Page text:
Other ways of getting cheap protein: small amounts of whey protein - I guess depending on where you are, it can be a lot cheaper than meat etc., and don't get anything fancy, just whey protein concentrate, cheaper and better.

 

On oils, I'm afraid it's never going to be super cheap, as good quality EVOO is pricy no matter where you are. Although if you are in Italy, I am a bit surprised you have so few resources - depending on what region you're in, it's always possible to hook up with a farmer and buy stuff directly - things like nuts - that can be a lot cheaper than buying retail. I have friends in Tuscany and they get tons of top quality wine, EVOO, nuts and so on from local farms. Even if you live in a big city, you must have relatives out in the country - see what they have, make a trip a couple of times a year and stock up. Very economical.  

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I'd like to change my nuts strategy, decreasing almonds+hazelnuts, increasing sunflower+pumpkin seeds, leaving unvaried walnuts (about 10 grams per day)+brazil (one nut per day)+ roasted peanuts (10-20 per day). Some say peanuts are rigorously legumes if so, we can just ignore them.

 

Sunflower have a treble advantage: low cost, hi proteins, hi minerals and micros, whereas the single con is hi omega6s. I can balance that by eating 3 tbs a day of ground flaxseed (more valuable proteins  and minerals)

I would avoid roasted peanuts because they're roasted oily protein: glycotoxins, peroxidized fats, etc. On the other hand, I wouldn't ignore them as part of your nut count if you're eating them: no, they aren't actually nuts, but they function just like them in the diet and are included in the "nuts" category in the epidemiology for which we're largely consuming them.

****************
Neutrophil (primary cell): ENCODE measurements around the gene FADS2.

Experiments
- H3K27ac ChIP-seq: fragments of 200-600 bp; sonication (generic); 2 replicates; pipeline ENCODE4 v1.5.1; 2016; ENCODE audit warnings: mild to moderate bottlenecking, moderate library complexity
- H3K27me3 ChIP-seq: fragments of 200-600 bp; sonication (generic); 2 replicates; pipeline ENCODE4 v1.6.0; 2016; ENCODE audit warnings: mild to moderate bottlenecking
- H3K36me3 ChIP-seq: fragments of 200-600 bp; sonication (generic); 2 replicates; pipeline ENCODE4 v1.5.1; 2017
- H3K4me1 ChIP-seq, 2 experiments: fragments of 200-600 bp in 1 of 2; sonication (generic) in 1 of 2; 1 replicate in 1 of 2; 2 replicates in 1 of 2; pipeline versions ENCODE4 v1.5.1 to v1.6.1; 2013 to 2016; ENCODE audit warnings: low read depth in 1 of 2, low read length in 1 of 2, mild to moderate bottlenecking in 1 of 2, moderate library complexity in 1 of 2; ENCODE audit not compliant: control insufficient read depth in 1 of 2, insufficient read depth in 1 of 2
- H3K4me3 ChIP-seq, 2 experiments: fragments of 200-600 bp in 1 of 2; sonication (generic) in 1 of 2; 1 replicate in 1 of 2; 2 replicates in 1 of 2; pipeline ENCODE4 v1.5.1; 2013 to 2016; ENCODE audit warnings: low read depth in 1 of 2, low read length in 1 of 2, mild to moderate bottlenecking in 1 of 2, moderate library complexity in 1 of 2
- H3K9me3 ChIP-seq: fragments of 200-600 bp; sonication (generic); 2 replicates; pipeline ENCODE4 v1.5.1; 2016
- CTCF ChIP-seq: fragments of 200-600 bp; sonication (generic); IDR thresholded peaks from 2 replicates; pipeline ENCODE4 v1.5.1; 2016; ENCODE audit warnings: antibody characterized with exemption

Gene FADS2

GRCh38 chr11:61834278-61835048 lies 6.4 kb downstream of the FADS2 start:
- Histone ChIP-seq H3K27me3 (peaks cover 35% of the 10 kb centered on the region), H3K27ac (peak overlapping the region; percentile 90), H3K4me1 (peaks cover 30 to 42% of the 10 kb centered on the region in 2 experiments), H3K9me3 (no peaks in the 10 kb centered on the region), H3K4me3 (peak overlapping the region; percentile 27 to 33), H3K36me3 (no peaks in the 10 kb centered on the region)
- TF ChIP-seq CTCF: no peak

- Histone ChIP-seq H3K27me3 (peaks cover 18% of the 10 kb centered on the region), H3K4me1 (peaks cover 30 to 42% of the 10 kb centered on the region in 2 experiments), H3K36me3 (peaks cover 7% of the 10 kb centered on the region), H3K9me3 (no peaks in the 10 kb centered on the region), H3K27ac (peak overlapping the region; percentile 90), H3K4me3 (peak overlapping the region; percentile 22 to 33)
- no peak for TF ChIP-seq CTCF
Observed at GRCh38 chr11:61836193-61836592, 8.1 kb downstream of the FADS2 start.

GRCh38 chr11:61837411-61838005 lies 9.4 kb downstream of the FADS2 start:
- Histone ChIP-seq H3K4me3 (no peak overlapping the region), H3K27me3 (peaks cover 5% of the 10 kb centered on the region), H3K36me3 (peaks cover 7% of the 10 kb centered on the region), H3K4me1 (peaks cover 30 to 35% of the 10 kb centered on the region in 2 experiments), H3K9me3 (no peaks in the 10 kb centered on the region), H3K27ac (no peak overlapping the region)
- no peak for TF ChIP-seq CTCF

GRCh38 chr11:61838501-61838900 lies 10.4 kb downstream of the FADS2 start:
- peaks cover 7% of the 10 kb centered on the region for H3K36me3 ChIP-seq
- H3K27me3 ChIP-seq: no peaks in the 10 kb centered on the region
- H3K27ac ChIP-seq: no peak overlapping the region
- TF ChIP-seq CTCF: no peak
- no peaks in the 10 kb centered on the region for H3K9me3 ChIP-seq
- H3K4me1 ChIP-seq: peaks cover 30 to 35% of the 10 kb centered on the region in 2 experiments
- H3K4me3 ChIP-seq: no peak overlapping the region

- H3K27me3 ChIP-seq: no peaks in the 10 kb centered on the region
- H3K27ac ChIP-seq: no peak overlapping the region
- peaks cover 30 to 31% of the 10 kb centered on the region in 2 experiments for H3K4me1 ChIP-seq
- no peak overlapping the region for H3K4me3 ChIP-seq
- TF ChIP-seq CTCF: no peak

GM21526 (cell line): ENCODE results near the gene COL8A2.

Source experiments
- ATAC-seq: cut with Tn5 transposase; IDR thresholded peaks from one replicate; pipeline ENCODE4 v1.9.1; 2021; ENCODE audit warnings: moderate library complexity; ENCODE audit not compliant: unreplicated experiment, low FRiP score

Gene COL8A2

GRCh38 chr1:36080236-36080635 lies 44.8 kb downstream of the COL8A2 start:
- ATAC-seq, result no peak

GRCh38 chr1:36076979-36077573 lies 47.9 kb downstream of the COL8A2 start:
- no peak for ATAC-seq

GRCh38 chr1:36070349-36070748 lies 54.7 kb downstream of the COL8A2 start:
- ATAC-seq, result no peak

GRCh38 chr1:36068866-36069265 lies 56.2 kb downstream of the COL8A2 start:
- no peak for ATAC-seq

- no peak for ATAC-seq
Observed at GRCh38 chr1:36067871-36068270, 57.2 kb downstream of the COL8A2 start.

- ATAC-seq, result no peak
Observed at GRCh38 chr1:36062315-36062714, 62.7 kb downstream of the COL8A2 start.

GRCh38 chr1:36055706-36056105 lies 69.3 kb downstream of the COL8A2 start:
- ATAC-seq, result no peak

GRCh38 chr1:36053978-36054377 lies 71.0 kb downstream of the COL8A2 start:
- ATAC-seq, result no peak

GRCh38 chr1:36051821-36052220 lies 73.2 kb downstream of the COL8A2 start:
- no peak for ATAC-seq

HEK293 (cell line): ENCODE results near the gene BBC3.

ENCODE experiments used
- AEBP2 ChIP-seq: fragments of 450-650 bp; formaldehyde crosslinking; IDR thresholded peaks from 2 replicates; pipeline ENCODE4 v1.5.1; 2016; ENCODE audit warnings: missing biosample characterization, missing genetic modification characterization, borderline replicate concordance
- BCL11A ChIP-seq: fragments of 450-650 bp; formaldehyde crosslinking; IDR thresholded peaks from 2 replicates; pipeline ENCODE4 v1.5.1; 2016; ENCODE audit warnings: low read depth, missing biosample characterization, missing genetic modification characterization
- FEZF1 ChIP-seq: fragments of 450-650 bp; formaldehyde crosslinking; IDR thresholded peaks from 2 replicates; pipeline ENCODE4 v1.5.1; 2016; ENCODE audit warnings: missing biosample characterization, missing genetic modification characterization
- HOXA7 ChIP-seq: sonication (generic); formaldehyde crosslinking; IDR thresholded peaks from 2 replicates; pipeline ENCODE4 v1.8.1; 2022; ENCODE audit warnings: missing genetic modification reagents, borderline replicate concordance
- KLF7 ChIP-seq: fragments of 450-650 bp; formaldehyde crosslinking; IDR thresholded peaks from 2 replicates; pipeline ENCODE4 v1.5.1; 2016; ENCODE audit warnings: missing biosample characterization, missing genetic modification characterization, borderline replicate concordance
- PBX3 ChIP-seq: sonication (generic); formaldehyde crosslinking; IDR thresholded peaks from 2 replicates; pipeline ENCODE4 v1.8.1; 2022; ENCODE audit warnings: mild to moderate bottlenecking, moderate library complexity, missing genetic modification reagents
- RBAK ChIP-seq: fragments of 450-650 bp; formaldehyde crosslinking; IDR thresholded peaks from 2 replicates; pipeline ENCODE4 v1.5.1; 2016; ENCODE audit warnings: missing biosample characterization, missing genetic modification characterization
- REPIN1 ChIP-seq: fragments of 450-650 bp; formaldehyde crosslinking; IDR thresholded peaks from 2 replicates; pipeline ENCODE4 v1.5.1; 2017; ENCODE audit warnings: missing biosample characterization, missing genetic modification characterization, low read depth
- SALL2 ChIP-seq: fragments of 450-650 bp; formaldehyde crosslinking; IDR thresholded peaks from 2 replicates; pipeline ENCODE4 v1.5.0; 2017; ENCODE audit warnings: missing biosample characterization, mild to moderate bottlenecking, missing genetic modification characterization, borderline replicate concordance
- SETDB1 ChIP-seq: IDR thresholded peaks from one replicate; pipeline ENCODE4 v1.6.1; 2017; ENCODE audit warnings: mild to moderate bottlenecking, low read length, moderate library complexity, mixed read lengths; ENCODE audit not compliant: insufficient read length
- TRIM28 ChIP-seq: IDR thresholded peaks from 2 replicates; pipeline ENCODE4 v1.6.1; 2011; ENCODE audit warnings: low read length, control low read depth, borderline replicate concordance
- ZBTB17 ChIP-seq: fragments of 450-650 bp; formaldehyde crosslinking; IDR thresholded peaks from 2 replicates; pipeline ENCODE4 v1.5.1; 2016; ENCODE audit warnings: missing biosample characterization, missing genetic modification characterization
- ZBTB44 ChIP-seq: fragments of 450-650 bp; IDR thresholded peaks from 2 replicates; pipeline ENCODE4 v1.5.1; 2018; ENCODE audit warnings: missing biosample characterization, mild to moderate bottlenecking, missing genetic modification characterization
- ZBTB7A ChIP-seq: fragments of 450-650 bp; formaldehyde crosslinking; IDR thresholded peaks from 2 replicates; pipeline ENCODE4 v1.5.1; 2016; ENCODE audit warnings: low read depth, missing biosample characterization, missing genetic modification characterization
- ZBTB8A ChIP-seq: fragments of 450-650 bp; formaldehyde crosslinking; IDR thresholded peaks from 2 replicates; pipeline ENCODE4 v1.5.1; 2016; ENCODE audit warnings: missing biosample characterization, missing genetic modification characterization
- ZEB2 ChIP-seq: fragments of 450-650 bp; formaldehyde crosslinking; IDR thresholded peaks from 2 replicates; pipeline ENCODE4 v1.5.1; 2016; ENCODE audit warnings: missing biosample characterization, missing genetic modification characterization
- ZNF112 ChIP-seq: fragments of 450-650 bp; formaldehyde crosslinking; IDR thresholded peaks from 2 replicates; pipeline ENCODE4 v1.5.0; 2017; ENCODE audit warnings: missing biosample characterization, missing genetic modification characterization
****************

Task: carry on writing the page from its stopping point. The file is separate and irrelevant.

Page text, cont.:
I would be careful Brazil nuts. As I noted earlier in this thread,

 

Analysis was performed on 72 individual nuts obtained in stores as shelled nuts in bulk and shelled and unshelled nuts in packages. Their average selenium content was 14.66 ppm with a range of 0.2 to 253.0.(5)

 

(citation in previous post). An average Brazil nut is 5 g: that's between 1 and 126.5 µg of Se/d.

 

And I would certainly not be increasing my intake of sunflower and/or pumpkin seeds, especailly if you're still planning to consume walnuts. Trying to "balance" excessive omega-6 with excessive omega-3 is a bad strategy: you want to get your RDA for both and not more, keeping them in balance within those constraints. See here and here. And, quoting again my previous post:

 

The IOM "Adequate intake" for linolenic acid omega-6 (meaning, not the mimimum you actually need, but a level that is confidently judged to be more than enough cover whatever the as-yet-undetermined real requirement) is 17 g LA/d for young men and 12 g/d for young women, but there's epidemiological and mechanistic reasons to want it to be lower, particularly if you get your n3 from ALA rather than fish (oil); the World Health Organization (WHO)  recommendations for fats and fatty acids posit an acceptable macronutrient distribution range (AMDR) of 2.5-9% of energy, with av'g requirement at 2% of energy and an individual nutrient level  ("the recommended level of nutrient intake for all healthy people in the population, which is set at a certain level x above the mean requirement") of 2.5% of energy.(6) At 1850 Calories, eg, that's just 5 g! Again, arachidonic acid counts "extra" because it's already metabolized.